After the violence in Charlottesville that was sparked by plans to remove a Robert E. Lee statue, cities across the country are stepping up efforts to uproot Confederate monuments from public spaces. (Reuters)

The president of ESPN said Wednesday that the much-ridiculed decision to pull broadcaster Robert Lee from calling a University of Virginia football game in Charlottesville arose from “good intentions” that were “hijacked,” according to news reports. The move, first reported Tuesday, has provoked outrage at what some critics have called misguided political correctness following clashes this month between white nationalists and counterprotesters amid plans to remove a statue of Confederate general Robert E. Lee in the Virginia city.

In an internal note, ESPN chief John Skipper wrote that he wanted to make sure employees “have the facts,” according to news reports.

“There was never any concern — by anyone, at any level — that Robert Lee’s name would offend anyone watching the Charlottesville game,” Skipper said.

Lee had been scheduled as a play-by-play announcer for Virginia’s home opener against William and Mary on Sept. 2

ESPN production staff spoke with Lee about their concerns that he would be exposed to “social hectoring and trolling,” among other potential fallout from participating in the game, according to the note. Lee “expressed some personal trepidation about the assignment” and then accepted the opportunity to work another game.

An ESPN spokesman said Lee will instead cover Youngstown State at Pittsburgh on Sept. 2 on the ACC Network Extra channel.

Skipper concluded by saying he was “disappointed that the good intentions of our Charlotte colleagues have been intentionally hijacked by someone with a personal agenda.”

Skipper’s note provides more details than the statement the company issued Tuesday, which said that the decision to reassign Lee was made “collectively” and “simply because of the coincidence of his name.”

An Aug. 12 rally in Charlottesville turned violent as white nationalists, neo-Nazis and Ku Klux Klan members fought with counterprotesters during demonstrations against the planned removal of a Robert E. Lee statue. A counterprotester, Heather Heyer, was killed and 19 others were injured when a man allegedly linked to neo-Nazi beliefs drove his car into a crowd, according to the authorities.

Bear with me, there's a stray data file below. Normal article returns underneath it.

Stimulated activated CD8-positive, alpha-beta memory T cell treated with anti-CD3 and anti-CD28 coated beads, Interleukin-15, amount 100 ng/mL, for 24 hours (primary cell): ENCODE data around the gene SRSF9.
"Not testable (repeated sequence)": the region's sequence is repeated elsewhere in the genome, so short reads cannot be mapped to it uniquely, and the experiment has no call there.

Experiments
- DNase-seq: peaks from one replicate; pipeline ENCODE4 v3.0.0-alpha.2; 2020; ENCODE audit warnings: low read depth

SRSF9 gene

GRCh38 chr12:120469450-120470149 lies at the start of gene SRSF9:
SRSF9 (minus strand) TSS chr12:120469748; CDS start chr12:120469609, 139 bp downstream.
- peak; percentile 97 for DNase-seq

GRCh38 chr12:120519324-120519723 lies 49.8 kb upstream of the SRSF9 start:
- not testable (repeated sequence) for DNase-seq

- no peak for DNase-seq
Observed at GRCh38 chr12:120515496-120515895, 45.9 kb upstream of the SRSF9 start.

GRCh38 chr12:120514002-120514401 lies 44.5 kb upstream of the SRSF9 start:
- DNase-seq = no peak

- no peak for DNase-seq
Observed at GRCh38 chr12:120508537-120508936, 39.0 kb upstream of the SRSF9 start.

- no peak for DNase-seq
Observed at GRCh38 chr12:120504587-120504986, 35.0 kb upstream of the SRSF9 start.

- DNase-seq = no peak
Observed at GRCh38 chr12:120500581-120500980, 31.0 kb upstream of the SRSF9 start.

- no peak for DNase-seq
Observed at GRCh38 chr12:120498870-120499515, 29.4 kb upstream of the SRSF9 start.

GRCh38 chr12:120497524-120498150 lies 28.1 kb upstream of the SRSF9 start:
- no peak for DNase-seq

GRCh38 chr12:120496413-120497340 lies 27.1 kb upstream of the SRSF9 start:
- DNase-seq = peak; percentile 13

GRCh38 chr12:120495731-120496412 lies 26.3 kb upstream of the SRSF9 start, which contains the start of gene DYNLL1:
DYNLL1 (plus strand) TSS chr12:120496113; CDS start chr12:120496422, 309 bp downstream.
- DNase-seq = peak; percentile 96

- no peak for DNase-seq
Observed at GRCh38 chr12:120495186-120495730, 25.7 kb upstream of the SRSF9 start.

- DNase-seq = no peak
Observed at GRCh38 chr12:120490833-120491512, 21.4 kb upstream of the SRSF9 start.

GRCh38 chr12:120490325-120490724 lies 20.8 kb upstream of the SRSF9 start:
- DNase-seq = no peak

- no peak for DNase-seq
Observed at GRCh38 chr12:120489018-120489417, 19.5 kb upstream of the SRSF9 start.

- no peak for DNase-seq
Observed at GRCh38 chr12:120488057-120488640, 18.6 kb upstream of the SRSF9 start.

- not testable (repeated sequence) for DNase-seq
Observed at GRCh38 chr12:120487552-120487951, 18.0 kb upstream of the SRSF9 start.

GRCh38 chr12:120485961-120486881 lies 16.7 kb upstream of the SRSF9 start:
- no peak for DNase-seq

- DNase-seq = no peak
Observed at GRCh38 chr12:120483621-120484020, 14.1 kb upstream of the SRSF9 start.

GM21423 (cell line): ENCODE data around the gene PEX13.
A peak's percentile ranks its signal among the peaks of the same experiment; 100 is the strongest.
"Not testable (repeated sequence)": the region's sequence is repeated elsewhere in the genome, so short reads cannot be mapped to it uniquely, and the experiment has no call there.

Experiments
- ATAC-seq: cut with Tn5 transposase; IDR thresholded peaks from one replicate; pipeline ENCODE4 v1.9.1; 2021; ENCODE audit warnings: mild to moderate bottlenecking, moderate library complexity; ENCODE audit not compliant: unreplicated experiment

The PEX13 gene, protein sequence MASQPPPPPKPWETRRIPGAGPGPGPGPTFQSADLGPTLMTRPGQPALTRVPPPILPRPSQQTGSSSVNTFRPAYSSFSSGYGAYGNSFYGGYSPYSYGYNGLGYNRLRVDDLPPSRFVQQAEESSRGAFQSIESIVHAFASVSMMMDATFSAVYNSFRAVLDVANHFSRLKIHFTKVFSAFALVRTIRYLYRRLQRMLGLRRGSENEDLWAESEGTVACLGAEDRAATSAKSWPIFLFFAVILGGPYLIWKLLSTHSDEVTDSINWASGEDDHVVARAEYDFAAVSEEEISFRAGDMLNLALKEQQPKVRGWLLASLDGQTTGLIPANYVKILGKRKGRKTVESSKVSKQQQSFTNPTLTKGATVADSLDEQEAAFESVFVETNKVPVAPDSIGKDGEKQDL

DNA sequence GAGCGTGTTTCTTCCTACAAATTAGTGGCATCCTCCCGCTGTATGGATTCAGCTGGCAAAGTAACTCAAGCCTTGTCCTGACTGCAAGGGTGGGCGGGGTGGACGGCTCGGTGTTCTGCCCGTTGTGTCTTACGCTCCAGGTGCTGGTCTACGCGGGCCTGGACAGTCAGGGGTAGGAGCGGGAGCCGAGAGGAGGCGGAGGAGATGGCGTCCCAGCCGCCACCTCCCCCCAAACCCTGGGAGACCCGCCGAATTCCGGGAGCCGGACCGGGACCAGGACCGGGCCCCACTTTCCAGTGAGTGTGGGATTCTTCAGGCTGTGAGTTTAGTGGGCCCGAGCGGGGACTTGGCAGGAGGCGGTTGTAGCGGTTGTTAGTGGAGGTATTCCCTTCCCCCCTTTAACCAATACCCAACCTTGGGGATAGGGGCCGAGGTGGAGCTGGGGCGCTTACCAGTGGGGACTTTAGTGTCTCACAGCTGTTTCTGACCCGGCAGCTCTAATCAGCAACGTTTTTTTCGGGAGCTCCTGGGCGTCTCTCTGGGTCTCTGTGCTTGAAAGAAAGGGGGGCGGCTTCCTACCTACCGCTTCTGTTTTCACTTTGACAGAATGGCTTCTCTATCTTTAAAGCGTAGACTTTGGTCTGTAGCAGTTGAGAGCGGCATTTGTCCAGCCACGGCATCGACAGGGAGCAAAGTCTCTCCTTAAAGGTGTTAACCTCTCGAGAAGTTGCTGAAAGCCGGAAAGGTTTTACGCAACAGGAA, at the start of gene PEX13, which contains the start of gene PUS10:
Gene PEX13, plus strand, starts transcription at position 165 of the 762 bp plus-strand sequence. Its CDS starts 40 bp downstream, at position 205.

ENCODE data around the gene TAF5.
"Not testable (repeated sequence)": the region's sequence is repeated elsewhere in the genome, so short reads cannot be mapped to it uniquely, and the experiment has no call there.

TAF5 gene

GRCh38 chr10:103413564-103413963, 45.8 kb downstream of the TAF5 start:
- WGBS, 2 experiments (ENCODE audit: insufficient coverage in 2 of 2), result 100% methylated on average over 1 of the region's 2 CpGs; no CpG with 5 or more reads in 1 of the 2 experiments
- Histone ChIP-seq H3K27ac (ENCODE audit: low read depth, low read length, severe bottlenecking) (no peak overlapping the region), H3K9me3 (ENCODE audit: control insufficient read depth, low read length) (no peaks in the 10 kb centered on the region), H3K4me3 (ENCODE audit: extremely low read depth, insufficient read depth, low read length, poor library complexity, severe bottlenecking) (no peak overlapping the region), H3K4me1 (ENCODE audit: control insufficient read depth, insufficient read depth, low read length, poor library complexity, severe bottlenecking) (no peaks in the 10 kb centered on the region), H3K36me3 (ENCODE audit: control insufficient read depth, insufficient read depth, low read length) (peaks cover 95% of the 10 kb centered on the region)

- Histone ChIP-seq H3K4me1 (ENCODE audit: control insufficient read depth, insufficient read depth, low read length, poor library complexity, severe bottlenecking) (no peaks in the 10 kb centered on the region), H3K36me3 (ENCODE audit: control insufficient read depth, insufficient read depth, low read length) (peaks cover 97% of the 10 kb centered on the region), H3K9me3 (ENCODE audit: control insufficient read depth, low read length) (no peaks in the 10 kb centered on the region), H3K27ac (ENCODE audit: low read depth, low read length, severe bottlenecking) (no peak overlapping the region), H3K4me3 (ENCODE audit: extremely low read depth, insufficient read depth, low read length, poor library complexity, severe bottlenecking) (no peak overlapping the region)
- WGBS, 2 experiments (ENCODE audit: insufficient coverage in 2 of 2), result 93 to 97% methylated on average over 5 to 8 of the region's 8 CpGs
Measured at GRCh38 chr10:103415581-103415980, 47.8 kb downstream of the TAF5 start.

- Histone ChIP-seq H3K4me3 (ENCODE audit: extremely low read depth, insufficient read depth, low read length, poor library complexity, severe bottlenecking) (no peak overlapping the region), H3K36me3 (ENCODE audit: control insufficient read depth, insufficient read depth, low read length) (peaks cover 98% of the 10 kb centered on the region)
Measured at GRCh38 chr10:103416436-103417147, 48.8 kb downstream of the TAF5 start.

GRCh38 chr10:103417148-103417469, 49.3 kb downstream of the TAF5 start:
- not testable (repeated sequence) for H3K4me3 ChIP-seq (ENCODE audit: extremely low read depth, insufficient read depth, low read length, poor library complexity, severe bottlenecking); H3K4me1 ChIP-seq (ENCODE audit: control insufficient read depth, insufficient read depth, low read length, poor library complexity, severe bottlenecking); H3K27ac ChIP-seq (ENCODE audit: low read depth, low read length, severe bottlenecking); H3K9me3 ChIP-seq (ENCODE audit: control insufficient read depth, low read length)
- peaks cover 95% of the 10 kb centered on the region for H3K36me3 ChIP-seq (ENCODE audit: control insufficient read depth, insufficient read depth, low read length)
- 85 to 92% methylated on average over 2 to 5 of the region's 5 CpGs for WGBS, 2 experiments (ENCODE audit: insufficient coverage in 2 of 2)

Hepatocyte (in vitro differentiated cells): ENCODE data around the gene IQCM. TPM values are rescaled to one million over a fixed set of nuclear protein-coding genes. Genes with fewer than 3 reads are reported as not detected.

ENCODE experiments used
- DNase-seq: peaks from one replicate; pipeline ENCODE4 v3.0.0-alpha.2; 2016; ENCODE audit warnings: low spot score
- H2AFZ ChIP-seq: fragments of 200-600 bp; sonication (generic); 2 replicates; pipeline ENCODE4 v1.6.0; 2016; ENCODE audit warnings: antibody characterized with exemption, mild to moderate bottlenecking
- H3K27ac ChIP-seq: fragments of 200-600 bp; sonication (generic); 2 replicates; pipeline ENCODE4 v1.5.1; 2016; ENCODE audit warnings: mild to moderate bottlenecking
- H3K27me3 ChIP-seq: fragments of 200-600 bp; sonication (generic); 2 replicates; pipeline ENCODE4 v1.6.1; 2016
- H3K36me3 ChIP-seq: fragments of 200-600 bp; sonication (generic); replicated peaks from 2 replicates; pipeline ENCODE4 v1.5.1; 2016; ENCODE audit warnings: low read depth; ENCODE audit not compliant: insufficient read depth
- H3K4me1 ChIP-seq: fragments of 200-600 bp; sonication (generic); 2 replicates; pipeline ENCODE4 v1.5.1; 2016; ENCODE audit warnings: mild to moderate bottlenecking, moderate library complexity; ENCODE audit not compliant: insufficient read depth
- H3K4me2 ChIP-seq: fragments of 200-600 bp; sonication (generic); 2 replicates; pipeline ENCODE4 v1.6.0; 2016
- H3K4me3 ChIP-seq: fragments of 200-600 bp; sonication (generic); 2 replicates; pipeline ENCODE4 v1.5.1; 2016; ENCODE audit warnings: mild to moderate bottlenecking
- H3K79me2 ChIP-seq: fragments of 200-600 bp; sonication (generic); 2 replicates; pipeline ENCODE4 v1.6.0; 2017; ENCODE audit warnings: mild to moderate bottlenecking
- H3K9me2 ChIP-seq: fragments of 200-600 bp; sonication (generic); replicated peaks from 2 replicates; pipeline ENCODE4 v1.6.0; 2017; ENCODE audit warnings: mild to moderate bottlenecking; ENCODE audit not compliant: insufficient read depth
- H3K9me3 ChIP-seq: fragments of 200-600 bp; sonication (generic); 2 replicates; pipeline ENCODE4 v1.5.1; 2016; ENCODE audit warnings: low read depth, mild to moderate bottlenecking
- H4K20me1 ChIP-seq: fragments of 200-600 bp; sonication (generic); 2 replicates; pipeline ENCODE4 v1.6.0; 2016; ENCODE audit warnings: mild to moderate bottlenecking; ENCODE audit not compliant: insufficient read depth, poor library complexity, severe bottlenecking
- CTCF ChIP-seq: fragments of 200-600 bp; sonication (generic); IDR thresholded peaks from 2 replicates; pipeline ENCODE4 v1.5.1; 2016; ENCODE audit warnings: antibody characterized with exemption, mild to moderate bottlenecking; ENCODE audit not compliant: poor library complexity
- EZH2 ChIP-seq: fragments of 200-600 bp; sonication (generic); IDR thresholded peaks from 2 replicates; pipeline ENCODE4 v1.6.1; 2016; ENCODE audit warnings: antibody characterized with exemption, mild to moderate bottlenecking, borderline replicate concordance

The initial reports Tuesday that Lee would no longer call the game in Charlottesville elicited jokes and criticism.

“What on earth was ESPN thinking?” wrote The Washington Post’s Cindy Boren.

That was the collective reaction when the network made what seemed like an extremely silly programming decision to replace the play-by-play announcer on its coverage of the University of Virginia’s home opener on Sept. 2, simply because his name is Robert Lee, a rather common name made famous, of course, by the general of the Confederacy.

Sports Illustrated’s Richard Deitsch wrote that, “Even if you believe ESPN on face here about protecting a broadcaster, it’s still a self-inflicted wound and a decision made out of fear of negative press.

“The company would have been far better served with Lee doing the game and dealing with the one-day fallout (if you can call it that) of jokes and snickers. This is obviously easy for me to say in hindsight, given I’m not the one dealing with it.”

In an email to The Post on Wednesday, the Asian American Journalists Association said “it is unfortunate that someone’s name, particularly a last name that is common among Asian Americans, can be a potential liability.”

“We do not, however, believe this decision was motivated by race,” the organization added.

Conservative media pounced on ESPN for what it perceived as a company bending over backward in an act of political correctness.

Former ESPN reporter turned conservative pundit Britt McHenry decried the decision during an appearance on “Tucker Carlson Tonight” on Fox News.

“It’s a reflection of society right now about how left-wing and PC it’s gotten, even your name, given at birth, or the possibility of a meme on the Internet, is a reason to make a personal change,” she said.

“If that’s what we’re doing here, Tucker, everyone might be out of a job, especially in this industry.”

Lee, who did not respond to requests for comment, had told Upstate Sports Edge last year that his name came from an actor.

“My mom actually had no idea who Robert E. Lee was when she immigrated to the United States; I’m actually named after Robert Redford,” Lee said.

Read more:

Colin Kaepernick blacklist risks hurting NFL’s real priority: Its bottom line

Racial conflict sells boxing matches. Mayweather and McGregor are its latest pitchmen.